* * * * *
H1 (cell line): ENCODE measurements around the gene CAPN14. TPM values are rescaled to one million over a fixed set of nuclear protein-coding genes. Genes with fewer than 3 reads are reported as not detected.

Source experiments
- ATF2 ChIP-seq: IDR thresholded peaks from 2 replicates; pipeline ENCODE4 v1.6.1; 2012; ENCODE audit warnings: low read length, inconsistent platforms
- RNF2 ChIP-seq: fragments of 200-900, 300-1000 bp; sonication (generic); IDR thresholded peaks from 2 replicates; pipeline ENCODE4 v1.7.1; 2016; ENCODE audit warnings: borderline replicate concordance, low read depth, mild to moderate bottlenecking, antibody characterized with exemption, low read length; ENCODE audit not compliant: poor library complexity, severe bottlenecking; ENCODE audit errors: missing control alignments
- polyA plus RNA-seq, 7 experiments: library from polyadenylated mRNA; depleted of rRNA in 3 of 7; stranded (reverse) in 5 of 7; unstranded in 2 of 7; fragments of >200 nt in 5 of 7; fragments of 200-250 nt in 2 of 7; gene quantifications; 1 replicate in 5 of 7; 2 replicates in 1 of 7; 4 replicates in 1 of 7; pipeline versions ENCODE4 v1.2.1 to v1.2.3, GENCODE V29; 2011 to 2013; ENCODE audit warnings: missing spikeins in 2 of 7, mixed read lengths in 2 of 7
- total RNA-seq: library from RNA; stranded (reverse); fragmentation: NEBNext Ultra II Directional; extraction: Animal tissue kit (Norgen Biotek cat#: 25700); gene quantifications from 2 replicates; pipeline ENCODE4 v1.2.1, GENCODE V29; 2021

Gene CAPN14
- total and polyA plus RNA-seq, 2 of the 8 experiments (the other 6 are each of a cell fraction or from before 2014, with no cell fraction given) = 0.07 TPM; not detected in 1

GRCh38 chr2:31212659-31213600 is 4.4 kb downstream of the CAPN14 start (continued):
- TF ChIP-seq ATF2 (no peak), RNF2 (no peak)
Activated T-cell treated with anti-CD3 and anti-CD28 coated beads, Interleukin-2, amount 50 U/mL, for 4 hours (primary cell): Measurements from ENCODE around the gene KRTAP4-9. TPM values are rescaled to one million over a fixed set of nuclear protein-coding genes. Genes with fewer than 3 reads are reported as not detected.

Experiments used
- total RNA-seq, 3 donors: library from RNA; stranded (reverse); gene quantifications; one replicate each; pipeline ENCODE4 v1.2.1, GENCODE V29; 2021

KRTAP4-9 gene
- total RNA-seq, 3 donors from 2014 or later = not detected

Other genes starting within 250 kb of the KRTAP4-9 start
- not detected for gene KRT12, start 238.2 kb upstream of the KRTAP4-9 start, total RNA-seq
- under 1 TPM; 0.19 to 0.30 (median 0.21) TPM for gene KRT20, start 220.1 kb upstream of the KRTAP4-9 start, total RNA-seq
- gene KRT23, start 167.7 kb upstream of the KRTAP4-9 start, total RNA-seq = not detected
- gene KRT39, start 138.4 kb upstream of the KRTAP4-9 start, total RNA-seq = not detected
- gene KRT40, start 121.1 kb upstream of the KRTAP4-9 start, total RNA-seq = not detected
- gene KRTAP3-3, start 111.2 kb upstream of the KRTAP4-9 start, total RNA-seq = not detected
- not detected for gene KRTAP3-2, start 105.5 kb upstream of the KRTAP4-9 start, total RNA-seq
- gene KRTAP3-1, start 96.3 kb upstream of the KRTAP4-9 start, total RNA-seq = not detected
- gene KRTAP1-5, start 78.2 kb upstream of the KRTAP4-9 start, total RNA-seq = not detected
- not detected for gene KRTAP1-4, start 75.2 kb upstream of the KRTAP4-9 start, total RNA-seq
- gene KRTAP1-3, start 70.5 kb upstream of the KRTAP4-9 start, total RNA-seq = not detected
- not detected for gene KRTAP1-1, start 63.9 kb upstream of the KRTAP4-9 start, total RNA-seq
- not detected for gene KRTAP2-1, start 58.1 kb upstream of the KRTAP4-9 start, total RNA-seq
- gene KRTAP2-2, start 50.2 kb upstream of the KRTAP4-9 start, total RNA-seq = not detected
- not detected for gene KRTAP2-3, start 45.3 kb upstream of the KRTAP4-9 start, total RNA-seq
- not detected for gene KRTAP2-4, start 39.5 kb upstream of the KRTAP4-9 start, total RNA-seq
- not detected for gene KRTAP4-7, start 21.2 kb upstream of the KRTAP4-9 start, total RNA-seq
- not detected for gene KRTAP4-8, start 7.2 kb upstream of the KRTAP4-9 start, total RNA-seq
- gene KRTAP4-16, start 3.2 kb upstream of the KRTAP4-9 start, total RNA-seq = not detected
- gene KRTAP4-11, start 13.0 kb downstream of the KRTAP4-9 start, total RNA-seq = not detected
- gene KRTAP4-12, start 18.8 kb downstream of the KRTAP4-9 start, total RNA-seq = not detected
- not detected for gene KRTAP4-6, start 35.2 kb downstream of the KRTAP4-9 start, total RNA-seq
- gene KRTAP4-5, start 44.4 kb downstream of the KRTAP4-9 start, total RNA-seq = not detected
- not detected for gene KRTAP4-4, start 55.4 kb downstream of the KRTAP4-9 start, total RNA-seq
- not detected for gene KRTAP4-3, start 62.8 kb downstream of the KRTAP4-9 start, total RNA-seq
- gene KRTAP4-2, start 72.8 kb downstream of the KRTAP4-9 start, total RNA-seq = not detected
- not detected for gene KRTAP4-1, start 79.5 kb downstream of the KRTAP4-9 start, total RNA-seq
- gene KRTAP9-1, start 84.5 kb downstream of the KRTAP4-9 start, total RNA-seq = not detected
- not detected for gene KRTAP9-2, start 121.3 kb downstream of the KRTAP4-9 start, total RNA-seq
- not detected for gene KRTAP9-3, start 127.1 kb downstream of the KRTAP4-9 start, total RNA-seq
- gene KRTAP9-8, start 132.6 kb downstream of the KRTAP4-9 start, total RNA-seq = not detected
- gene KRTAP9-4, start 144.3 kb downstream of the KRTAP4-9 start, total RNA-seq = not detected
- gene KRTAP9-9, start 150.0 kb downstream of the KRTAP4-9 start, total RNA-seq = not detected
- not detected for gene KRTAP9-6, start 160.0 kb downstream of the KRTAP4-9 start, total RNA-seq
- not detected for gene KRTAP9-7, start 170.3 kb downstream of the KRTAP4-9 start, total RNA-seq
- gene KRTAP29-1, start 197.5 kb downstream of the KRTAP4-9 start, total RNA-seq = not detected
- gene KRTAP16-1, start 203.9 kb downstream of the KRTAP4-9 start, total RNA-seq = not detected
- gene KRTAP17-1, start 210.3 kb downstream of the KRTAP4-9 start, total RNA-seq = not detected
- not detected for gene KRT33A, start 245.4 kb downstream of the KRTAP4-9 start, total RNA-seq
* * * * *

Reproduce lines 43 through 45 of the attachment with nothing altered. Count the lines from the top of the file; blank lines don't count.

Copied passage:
- not detected for gene KRTAP4-1, start 79.5 kb downstream of the KRTAP4-9 start, total RNA-seq
- gene KRTAP9-1, start 84.5 kb downstream of the KRTAP4-9 start, total RNA-seq = not detected
- not detected for gene KRTAP9-2, start 121.3 kb downstream of the KRTAP4-9 start, total RNA-seq